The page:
The Globalisation of Wealthy Indian Clients: Views from Shreya Rao of AZB & Partners
What are the key concerns amongst wealthy Indian families these days as their businesses, financial investments and indeed family members spread increasingly across the globe? That was the key question posed to a handful of experts during the final panel discussion at the Hubbis Wealth Management Forum in Mumbai on August 31. Shreya Rao, Partner at law firm AZB & Partners, offered her views on these and other key issues.
Shreya is a partner with leading Indian law firm AZB & Partners and co-heads the firm’s Private Client Practice. She advises promoter families, HNWIs, international private clients and their institutions on a range of issues, including the structuring of inter–generational wealth transfers through trusts and wills, the purchase and bequeathal of luxury assets, philanthropy and family governance structures. She has been recognized as one of Asia’s Top 15 Private Wealth Lawyers by Asian Legal Business, and is ranked in tax and private client law by the Chambers and Partners and Legal 500 reviews. Shreya is the lead jurisdiction editor for India for STEP and one of two Indian members of The International Academy of Trusts and Estates Law. She holds an LLM from the Harvard Law School.
AZB & Partners describes itself as one of India’s prominent law firms and explains that its services cover the entire corporate, commercial, regulatory, financial and tax planning aspects of modern businesses.
Glass half full
Responding to a question from the chair on how wealthy Indian families have been structuring their offshore wealth, Shreya first observed that India is a difficult place for outsiders to assess or understand. “I think the one thing that you need to remember is the saying that gets bandied around in the context of India, namely that everything you say about India, the opposite is equally true,” she quipped. “So, in this context, there are very wealthy Indian families who are indeed sophisticated and have been thinking about business and estate structuring and planning for a long time. But at the same time, there are also other examples of billionaires who do not even make wills.”
Taking things more seriously
Having said that, Shreya reported that there is no doubt that prominent Indian families are increasingly serious about organising their affairs more professionally. Part of this has, she explained, been prompted by the introduction of the Insolvency and Bankruptcy Code several years ago, which compelled families to separate their businesses from their personal finances because there had been far too much commingling between the two. She added that this impetus had been furthered by the introduction of a more creditor-friendly regulatory environment.
“Actually, as we see this, these developments have been hugely positive, because it has compelled better governance practices and more professionalisation, including in the family office space,” she stated.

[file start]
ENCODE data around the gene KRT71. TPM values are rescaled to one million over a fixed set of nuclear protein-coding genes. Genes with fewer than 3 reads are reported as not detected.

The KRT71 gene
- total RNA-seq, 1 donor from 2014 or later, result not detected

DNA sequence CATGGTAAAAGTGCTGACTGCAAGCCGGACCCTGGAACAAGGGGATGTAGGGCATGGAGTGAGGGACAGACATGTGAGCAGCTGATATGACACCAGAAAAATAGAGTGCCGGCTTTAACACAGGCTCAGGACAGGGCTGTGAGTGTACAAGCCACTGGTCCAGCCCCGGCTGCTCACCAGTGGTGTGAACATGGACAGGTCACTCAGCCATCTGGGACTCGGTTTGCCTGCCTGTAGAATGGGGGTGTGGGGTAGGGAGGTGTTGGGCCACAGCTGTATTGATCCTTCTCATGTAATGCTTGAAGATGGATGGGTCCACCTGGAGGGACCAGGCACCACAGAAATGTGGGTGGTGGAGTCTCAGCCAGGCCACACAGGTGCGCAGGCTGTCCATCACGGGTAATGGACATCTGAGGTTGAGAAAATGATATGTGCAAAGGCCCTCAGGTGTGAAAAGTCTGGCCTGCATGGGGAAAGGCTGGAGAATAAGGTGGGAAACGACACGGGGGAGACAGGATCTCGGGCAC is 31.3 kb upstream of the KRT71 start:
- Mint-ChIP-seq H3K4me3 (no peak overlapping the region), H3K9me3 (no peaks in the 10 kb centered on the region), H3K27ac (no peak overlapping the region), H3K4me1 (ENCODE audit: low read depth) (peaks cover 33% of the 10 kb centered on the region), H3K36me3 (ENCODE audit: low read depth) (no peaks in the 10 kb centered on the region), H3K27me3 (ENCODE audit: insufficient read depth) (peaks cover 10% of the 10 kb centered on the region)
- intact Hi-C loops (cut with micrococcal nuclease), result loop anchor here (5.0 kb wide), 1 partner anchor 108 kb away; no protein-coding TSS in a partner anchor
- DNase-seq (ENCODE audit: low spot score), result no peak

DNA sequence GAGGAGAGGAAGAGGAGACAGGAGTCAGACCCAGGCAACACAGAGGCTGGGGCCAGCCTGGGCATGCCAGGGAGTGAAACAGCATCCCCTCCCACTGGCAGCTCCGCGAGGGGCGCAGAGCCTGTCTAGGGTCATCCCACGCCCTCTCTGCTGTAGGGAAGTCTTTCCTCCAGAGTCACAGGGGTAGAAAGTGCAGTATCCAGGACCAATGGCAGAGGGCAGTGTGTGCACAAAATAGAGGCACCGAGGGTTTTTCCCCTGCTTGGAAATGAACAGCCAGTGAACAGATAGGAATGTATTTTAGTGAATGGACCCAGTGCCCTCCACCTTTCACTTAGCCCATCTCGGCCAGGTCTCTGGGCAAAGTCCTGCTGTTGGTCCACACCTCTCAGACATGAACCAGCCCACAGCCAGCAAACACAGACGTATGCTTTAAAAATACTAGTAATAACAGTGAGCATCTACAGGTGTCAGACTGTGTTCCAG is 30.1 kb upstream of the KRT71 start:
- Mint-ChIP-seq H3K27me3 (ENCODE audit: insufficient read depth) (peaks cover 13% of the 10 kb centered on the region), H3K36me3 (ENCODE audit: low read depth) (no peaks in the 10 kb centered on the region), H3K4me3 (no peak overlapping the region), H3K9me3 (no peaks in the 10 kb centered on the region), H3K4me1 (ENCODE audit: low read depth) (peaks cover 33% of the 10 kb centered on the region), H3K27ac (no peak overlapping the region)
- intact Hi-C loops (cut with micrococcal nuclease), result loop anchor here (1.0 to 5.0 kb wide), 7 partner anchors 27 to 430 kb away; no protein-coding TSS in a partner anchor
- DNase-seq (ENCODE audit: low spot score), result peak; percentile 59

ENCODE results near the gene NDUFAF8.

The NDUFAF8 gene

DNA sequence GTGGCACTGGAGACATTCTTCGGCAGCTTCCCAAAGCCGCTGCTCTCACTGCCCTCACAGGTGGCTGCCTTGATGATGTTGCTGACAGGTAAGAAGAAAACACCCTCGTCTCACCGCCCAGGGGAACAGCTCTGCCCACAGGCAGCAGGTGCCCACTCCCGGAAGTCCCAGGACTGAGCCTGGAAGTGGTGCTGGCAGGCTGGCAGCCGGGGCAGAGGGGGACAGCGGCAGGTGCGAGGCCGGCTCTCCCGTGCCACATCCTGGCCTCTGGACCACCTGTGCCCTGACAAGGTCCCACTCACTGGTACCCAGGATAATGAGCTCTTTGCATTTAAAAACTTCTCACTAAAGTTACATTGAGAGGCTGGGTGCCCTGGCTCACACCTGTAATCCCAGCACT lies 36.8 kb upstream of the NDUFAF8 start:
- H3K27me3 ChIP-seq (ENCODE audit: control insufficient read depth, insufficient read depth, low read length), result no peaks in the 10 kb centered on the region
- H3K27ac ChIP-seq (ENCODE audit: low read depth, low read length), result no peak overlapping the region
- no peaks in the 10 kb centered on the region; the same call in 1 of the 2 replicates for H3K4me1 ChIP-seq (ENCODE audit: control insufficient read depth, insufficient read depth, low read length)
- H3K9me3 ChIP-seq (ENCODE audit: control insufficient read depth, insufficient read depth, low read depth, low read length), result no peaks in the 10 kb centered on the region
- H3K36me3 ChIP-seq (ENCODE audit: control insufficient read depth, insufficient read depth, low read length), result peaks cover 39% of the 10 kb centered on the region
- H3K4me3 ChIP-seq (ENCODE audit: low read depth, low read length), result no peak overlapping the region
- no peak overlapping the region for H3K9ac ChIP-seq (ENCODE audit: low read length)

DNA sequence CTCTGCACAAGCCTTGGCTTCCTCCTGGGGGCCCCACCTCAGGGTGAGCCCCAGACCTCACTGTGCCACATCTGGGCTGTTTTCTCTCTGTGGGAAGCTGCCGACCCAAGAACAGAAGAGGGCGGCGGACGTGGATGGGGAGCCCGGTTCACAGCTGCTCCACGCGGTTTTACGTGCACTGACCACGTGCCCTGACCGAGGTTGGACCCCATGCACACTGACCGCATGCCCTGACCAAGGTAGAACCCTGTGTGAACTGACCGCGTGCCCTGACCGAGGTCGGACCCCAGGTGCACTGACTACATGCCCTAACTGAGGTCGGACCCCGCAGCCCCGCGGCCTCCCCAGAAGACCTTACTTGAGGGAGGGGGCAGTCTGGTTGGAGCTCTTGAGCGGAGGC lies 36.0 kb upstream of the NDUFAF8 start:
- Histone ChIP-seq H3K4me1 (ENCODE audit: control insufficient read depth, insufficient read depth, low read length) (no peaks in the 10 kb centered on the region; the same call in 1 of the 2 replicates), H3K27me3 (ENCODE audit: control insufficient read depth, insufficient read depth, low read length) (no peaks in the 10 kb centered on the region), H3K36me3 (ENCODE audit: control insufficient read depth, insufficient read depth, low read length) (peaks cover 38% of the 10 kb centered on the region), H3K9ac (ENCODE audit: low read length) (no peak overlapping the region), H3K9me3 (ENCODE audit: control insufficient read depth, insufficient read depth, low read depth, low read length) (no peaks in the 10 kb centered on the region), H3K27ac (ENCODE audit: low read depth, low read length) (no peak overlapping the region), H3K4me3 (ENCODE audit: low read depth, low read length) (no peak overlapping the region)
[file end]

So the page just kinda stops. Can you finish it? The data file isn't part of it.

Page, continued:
Another key trend is that Indians are increasingly investing abroad in businesses and financial assets and properties.
All these changes, she explained, make it increasingly important for these families to have the right structures, and to plan properly. She said this panel discussion was not the forum to go into detail on these matters, but she did want to highlight how important it is to understand and adhere to the rules, for example the regulatory rules regarding how Indians can send money overseas. “These are issues that wealthy families here obsess about somewhat, and indeed they are vitally important to get right,” she added.
Shreya turned her focus to the preferred jurisdictions through which Indian families like to live and potentially where they also like to create their planning and structures, noting that quite often they make their first steps based on their gut feelings or heart. She cited Bollywood movies of Indians dancing on the streets of London as having oiled the wheels of the first waves of Indian wealth expanding their residences and lifestyles abroad.
Widening the view
“But now the focus is far wide,” she explained. “Indian families are looking at a wider variety of countries for retirement or extension of their and their families’ lifestyles. It is important for them to feel comfortable wherever they go, but they are also being more analytical, looking at visa-free travel possibilities, education and healthcare, the broader regulatory environment and tax consequences.”
And legal issues around asset and wealth transfer will also significantly impact succession. “Many succession regimes are vastly different from the Indian common law succession regime,” she observed.
“At the extreme, if an Indian Hindu wants to leave their money to a stranger, they can, as there is testamentary freedom here. But in Europe, you have this concept of forced heirship, which means that you don't actually have testamentary freedom. And that affects residence and citizenship decisions for these families as well.”
Progress and simplicity
Shreya closed her observations by stating that there had been significant progress in all these matters since she started practising law just under 20 years ago. “We see now that there is increasing value and importance attached to simplicity in structuring, particularly for global families,” she remarked. “I tell clients to be careful not to get too adventurous. We all need to be very discerning and very careful about why we might opt for complex, perhaps multi-layered structures.”
In short, it seems that from Shreya’s perspective, simplicity and transparency in planning and structuring are far more important in today’s world than multi-layers and complexity, which the authorities will usually determine was designed to obfuscate rather than necessarily protect, preserve and then transition family wealth.
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